In a separate study published in January in the journal Sociology of Education, Grodsky, Warren, and Jennifer C. Lee, an assistant professor of sociology at Indiana University at Bloomington, found that people who earned their diplomas in states with high-school exit tests did not earn higher incomes than people who earned their diplomas elsewhere, and were no more likely to complete college or be employed.

Wednesday, May 14, 2008

Report Says Improving Black College Graduation Rates is Mainly a Matter of Commitment

Colleges already know the way to close gaps in black and white graduation rates, but most continue to lack the will to bring the necessary educational improvements about, according to a report recently released by Education Sector, a Washington-based research group.

"While more research in this area is certainly needed, the biggest challenge in better serving minority college students is not creating new knowledge about how to help them; it is creating new incentives for institutional leaders to act on the knowledge that already exists," says the report, written by Kevin Carey, Education Sector's research and policy manager.

"If there is a single factor that seems to distinguish colleges and universities that have truly made a difference on behalf of minority students, it is attention," the report says. "Successful colleges pay attention to graduation rates. They monitor year-to-year change, study the impact of different interventions on student outcomes, break down the numbers among different student populations, and continuously ask themselves how they could improve."

The report identifies several institutions--including Florida State University and the University of Alabama--where black students are at least as likely as their white peers to earn degrees in a timely manner. It says nothing is preventing other colleges from adopting the strategies such institutions have used to great effect, such as aggressively intervening to help students who run into trouble in the beginning of their freshman year and placing students in "learning communities" where they offer each other support while taking courses together.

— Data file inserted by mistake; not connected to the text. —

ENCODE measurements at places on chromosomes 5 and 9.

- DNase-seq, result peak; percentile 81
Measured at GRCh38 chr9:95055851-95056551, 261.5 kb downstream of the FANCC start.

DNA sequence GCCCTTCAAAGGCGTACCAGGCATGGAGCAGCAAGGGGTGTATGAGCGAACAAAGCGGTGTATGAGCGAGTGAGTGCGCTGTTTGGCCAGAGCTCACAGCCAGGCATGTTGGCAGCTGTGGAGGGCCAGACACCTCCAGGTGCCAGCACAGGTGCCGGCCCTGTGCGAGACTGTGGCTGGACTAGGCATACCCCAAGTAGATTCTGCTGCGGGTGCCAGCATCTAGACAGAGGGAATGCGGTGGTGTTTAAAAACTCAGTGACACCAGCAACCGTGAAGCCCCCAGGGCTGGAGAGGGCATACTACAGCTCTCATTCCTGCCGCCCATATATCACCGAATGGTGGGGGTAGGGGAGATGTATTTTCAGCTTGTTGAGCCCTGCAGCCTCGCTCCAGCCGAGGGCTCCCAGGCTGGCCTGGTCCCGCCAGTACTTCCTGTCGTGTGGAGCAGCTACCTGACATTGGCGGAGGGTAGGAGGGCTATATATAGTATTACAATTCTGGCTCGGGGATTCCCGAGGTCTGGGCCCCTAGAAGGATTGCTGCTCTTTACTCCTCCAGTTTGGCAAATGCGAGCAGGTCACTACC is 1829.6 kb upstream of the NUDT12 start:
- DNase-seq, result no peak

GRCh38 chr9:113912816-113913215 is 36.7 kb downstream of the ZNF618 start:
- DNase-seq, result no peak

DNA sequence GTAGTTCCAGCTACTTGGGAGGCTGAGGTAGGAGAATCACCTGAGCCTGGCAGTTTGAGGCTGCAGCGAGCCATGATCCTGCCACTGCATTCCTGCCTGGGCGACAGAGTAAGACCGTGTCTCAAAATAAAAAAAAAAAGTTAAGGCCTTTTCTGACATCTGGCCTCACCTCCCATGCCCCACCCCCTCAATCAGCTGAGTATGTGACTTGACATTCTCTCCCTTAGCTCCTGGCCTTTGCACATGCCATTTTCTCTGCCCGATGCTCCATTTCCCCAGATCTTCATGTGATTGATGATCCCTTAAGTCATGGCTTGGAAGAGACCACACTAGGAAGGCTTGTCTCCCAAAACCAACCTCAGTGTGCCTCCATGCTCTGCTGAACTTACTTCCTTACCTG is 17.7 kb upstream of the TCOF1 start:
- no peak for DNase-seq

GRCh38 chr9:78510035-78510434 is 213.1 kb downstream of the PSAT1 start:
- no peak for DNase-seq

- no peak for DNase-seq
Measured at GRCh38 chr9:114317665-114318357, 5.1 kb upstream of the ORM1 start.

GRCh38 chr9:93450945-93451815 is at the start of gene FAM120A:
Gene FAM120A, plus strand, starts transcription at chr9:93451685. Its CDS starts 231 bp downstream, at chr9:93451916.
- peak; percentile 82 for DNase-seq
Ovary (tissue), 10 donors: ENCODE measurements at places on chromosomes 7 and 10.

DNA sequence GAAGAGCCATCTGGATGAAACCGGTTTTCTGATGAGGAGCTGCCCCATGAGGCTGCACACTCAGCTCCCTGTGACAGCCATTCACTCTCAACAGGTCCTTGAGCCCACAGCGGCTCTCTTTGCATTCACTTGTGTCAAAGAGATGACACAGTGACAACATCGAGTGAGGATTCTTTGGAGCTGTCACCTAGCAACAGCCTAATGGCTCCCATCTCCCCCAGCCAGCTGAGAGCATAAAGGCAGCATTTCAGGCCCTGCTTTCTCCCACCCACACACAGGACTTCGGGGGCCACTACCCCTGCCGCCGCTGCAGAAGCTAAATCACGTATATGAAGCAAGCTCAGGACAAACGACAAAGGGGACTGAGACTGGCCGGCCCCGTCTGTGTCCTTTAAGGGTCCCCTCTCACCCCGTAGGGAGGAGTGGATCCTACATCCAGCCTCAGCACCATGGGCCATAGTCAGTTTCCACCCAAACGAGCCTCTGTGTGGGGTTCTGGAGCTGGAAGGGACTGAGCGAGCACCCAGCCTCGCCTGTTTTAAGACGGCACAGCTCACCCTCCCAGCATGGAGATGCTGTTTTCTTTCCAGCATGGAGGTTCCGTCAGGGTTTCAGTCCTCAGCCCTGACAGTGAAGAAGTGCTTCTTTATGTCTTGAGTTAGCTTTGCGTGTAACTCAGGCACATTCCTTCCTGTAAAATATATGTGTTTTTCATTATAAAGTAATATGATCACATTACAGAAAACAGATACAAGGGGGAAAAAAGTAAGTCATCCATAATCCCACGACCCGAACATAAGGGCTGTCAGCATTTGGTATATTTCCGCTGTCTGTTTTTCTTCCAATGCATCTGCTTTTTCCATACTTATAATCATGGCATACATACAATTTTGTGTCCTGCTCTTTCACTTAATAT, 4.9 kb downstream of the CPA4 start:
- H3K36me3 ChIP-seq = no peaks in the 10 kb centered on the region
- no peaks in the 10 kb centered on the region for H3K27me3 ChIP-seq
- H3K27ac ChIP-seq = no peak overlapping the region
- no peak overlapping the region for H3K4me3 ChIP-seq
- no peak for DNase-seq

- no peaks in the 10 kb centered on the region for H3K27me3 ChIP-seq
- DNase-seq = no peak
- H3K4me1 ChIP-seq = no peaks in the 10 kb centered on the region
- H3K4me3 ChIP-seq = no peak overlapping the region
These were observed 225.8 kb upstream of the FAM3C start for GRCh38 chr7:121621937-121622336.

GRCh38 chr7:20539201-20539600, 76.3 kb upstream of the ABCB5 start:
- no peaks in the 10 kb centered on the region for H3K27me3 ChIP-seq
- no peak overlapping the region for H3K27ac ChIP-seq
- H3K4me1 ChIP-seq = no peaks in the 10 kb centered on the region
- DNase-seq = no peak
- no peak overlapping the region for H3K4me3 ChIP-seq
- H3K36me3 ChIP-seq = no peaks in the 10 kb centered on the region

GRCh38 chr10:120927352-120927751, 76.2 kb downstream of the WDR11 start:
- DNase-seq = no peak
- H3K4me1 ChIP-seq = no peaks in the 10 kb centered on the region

Nationally, black students at four-year colleges have a six-year graduation rate that is about 20 percentage points lower than the six-year graduation rate for white students.

A Chronicle of Higher Education article summarizing the report's key findings is available to subscribers here.

Color and Money Author Wins National Award for Coverage of Minority Issues

Peter Schmidt, the author of Color and Money, has won a prestigious national award for his coverage of minority issues as a senior writer for The Chronicle of Higher Education.

Lincoln University, a historically black institution located in Missouri, bestowed a Unity Award for education reporting on Schmidt for a series of stories on affirmative action at colleges. Lincoln University annually confers its Unity Awards in Media on journalists to honor them for outstanding coverage of issues affecting minority groups and people with disabilities.

Thursday, May 8, 2008

Ward Connerly's "Super Tuesday" Campaign Suffers Another Setback

Just a few months ago, the prominent affirmative-action critic Ward Connerly seemed confident that he could get five states to vote this November on ballot measures barring public colleges and other state and local agencies from granting preferences based on race, ethnicity, or gender.

As of this week, however, the best result he can hope for is to score wins in three.

On Sunday, his campaign organization in Missouri conceded that it would not be able to meet a deadline for submitting enough petition signatures to get proposed ban on the November ballot in that state. With his Oklahoma organization having similarly abandoned its efforts in that state last month, Mr. Connerly is now left with three remaining targets: Arizona, Colorado, and Nebraska.

The campaign organization in Colorado has already submitted its petition signatures for counting. Mr. Connerly says he remains confident he will get measures on the ballot in Arizona and Nebraska, and he has vowed to continue his fight in Missouri and Oklahoma in the coming years.

Political analysts had predicted the measures would pass easily in all five of the states--provided, that is, they got on the ballot. As discussed in early blog postings here, however, Mr. Connerly ran into a tight deadline for gathering signatures in Oklahoma, and his Missouri campaign ran into massive resistance from state officials who sought to alter the measure's wording and local pro-affirmative-action activists who hit the streets to insert themselves between those circulating the petitions and potential signers.

A full Chronicle of Higher Education story on the latest Missouri development is available to its subscribers here.